To Be Twenty (Fernando di Leo, 1978)
Two penniless, sexy 20-somethings decide to get the hell out of their boring provincial town and hitchhike to Rome, with only free love and sex to offer along the way (as the more adventuresome of the girls energetically repeats her mantra, something to the effect of “We’re hot, horny and free!”). I knew nothing of this film (except that I was a fan of the director Fernando di Leo’s brutal 70’s Italian crime pics) and had no expectations other than it looked like it was gonna be a relatively softcore (though with the European promise of it being at least a bit more hardcore leaning than the similar American pics of the time) sex romp as the girls gleefully romp into ‘sexual liberation’ (affording the opportunity for the young male audience to ogle these hotties getting naked and having sex, of course). Having it’s cake and eating it too, so to speak, but in fairly innocuous style; little harm, tiny foul.
It starts in fairly charming, if silly, style and I wasn’t even entirely surprised as it grows a bit harder edged and political (as many of these Italian genres films did) at about the 30 minute mark, with the daring yet trusting girls arriving at a free love commune that not only turns out to be far shadier than they expected — a den for prostitution and drug dealing — but leads to some fairly intense moments of stormtrooper-like cops busting down the doors and torturing the young inhabitants for information. Saying that, however… nothing prepared me (or the row of female millennials in front of me who went entirely — and finally! — gobsmackingly silent) for the extremely sudden, incredibly savage finale in which, I guess you could say, the girls get their comeuppance for all of that unashamed liberation and desire. Its not hyperbole to say the shocking violence of this final scene operates on the level — and perhaps goes further (for better or worse) then anything in the rape scenes of I Spit On Your Grave — only, in this, it isn’t followed up with the cathartic violence of female victim taking out male perpetrators for what they’ve done. Uh uh. It’s harsh stuff (especially as it comes out of nowhere) and yes, okay, the perpetrators are shown as pretty bad guys but… if I had to make a judgement call, I’d say as the aging Mr. di Leo, as effective an Italian genre specialist as he was, might have been a tad resentful and unpleased with all of this new sexual freedom going on around him.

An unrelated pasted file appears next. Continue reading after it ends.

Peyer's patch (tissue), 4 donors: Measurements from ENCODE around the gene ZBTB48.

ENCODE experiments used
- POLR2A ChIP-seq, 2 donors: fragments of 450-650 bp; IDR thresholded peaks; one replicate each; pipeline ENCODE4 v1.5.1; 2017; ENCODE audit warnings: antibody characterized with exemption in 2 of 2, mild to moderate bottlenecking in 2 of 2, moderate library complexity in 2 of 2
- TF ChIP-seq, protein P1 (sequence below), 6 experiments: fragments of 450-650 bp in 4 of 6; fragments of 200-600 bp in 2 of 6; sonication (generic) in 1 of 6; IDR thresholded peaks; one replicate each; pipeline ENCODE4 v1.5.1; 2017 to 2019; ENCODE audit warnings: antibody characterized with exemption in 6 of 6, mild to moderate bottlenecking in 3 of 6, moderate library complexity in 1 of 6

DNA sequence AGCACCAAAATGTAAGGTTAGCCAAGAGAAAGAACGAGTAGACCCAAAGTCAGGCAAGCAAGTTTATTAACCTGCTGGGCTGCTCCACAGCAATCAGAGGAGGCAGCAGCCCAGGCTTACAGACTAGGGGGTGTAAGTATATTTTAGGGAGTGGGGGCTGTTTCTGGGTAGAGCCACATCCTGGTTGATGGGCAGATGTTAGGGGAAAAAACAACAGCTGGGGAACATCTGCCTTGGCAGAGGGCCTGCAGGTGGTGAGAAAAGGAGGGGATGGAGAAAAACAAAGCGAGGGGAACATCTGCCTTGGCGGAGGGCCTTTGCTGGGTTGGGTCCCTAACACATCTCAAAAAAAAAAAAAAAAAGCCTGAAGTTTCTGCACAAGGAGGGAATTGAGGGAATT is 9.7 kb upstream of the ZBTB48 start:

It’s hard to necessarily defend where the film goes but I can’t help but admire that shameless sensationalistic approach of prolific Italian genre filmmakers like di Leo, who just weren’t afraid to go all out into shockingly lurid territory. Certainly a film I won’t be forgetting anytime soon.